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Defence ETF

Invest in the Global Defence Industry

Amid global uncertainty, the topic of security and defence returned to the financial investors’ minds. VanEck‘s Defence ETF provides investors with an opportunity to invest in the leaders of defence technologies, large-scale cybersecurity and providers of relevant services.

Defense ETF - Fund Overview

VanEck Defense UCITS ETF

  • Exposure to companies at the forefront of global defence industry
  • Diversified access to the market leaders
  • A transparent, convenient investment via our Defence ETF
DFNS

ETF Details

ETF Details

Basis-Ticker: DFNS
ISIN: IE000YYE6WK5
TER: 0.55%
AUM: $566.9 M (as of 12-04-2024)
SFDR Classification: Article 6

Lower risk

Typically lower reward

Higher risk

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Risk: Investors in a Defence ETF may lose money up to the total loss of their investment due to the Main Risk Factors such as Industry or Sector Concentration Risk and Liquidity Risks as described in the KIID and prospectus.

Changing Tides

Traditionally, defence investments have been a sensitive topic in the Developed World. The share of the EU Defence Spending dipped below 2% after the fall of the Berlin Wall and the USSR and has not recovered since. However, due to the recent geopolitical conflicts and global security worries, the paradigm started shifting. The Western European governments, perennial violators of NATO’s 2% military expenditure rules, announced serious investments into defensive infrastructure and stockpiles as well as the intent to stick to the 2% rule going forward. The ongoing war in Ukraine showed deficiencies in countries lack of ammunitions capacities and put a spotlight on a chronic underinvestment in maintenance.

In May 2022, German government passed a bill allocating €100bn to a special fund for armaments in a so-called „Zeitenwende“ - a change of a long-standing defensive policy. The government also announced its intention to increase its yearly defence by €10bn in 2023.


(West) Germany Defence Spending, % of GDP

Source: Reuters, World Bank.

The government of the Netherlands has approved an additional €5bn in defence investments in a structureal policy shift. This will bring a 40% increase to the defence budget in 2023.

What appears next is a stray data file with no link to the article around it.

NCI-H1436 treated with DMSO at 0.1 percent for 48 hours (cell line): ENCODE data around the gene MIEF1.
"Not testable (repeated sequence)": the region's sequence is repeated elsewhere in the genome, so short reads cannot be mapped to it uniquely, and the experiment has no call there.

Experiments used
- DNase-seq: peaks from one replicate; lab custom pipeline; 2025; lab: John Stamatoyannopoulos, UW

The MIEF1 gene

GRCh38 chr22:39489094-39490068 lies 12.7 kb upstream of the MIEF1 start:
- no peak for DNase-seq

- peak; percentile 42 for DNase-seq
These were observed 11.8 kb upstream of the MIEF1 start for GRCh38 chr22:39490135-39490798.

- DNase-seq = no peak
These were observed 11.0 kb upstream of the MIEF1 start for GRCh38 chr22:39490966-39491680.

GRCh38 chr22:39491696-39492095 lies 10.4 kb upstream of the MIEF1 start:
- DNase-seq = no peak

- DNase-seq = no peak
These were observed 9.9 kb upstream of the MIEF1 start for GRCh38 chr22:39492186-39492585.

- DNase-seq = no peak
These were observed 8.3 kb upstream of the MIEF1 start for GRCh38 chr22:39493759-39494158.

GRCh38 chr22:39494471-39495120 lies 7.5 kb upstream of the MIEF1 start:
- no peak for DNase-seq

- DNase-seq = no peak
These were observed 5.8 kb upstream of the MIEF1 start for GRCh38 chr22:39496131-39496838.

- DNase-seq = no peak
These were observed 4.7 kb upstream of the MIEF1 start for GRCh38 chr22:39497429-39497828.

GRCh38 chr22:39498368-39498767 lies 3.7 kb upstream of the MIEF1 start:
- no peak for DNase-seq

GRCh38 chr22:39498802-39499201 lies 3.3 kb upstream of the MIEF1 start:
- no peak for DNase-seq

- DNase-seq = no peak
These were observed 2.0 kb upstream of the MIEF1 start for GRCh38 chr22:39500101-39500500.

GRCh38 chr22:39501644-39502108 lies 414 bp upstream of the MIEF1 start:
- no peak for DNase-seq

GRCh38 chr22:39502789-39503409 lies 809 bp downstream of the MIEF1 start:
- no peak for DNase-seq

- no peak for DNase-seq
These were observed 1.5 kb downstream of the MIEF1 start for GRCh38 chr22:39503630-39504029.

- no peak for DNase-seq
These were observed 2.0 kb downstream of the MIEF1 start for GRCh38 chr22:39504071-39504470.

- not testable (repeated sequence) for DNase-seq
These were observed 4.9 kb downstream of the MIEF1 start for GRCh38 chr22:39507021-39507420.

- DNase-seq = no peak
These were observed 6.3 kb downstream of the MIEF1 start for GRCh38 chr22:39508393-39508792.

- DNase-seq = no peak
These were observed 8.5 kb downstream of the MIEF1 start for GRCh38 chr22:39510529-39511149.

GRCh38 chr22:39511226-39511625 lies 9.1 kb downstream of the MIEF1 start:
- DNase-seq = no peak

Netherlands Defence Spending, % of GDP

Source: Reuters, World Bank.

Traditionally neutral Sweden faced a drastic public opinion shift, which encouraged the country to pursue a NATO membership. The incoming government announced their plans to ramp up the defence investments to reach the 2% target by 2026.


Sweden Defence Spending, % of GDP

Source: Reuters, World Bank.

A History of Innovation

Defence companies often invest heavily in research and development to create cutting-edge technology and products. This focus on innovation can lead to advancements that spill over to areas beyond just military use.

Jet engines were developed by the military in the 1940s for the jet fighters and have since been adapted for use in commercial aircraft, which have revolutionized air travel.

Global Positioning System, which is now commonly used in mobile devices for navigation, was originally developed by the US military for navigation and targeting purposes.

ARPANET, the precursor to the modern internet was developed by the US Department of Defence in the 1960s as a way to facilitate communication and information sharing between military installations.


Internet hosts count (IPv4) – log scale


Internet hosts count (IPv4) – log scale


Source: Internet Systems Consortium.

In 1937 a group of UK physicists built a first multi-cavity magnetron, an instrument capable of producting short waves, for the British and American military radar installations in World War II. In 1940, as the need in more precise measurments arose, English scientists invented a valve that for the first time could produce pulses of microwave radio energy at a wavelength of 10 cm – so-called microvawes. In 1945, the heating effect of a high-power microwave beam was accidentally discovered by Percy Spencer, an American engineer employed by Raytheon at the time. Raytheon later licensed its patents for the first home-use microwave oven produced in 1955.

Comprehensive Methodology of a Defence ETF

VanEck‘s Defence ETF adopts a robust approach to select and screen the companies included in the investment strategy, based on its long-standing experience in ETF construction. Only “pure play” companies (i.e., companies with at least 50% revenues in defence) are eligible to enter the Fund.

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Main Risk Factors of a Defence ETF

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The Fund’s assets may be concentrated in one or more particular sectors or industries. Defence ETF may be subject to the risk that economic, political or other conditions that have a negative effect on the relevant sectors or industries will negatively impact the Fund's performance to a greater extent than if the Fund’s assets were invested in a wider variety of sectors or industries.

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Liquidity risks exist when a particular financial instrument is difficult to purchase or sell. If the relevant market is illiquid, it may not be possible to initiate a transaction or liquidate a position at an advantageous or reasonable price, or at all. This is one of the risk factors of Defence ETF.

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The prices of the securities in Defence ETF are subject to the risks associated with investing in the securities market, including general economic conditions and sudden and unpredictable drops in value. An investment in the Fund may lose money.

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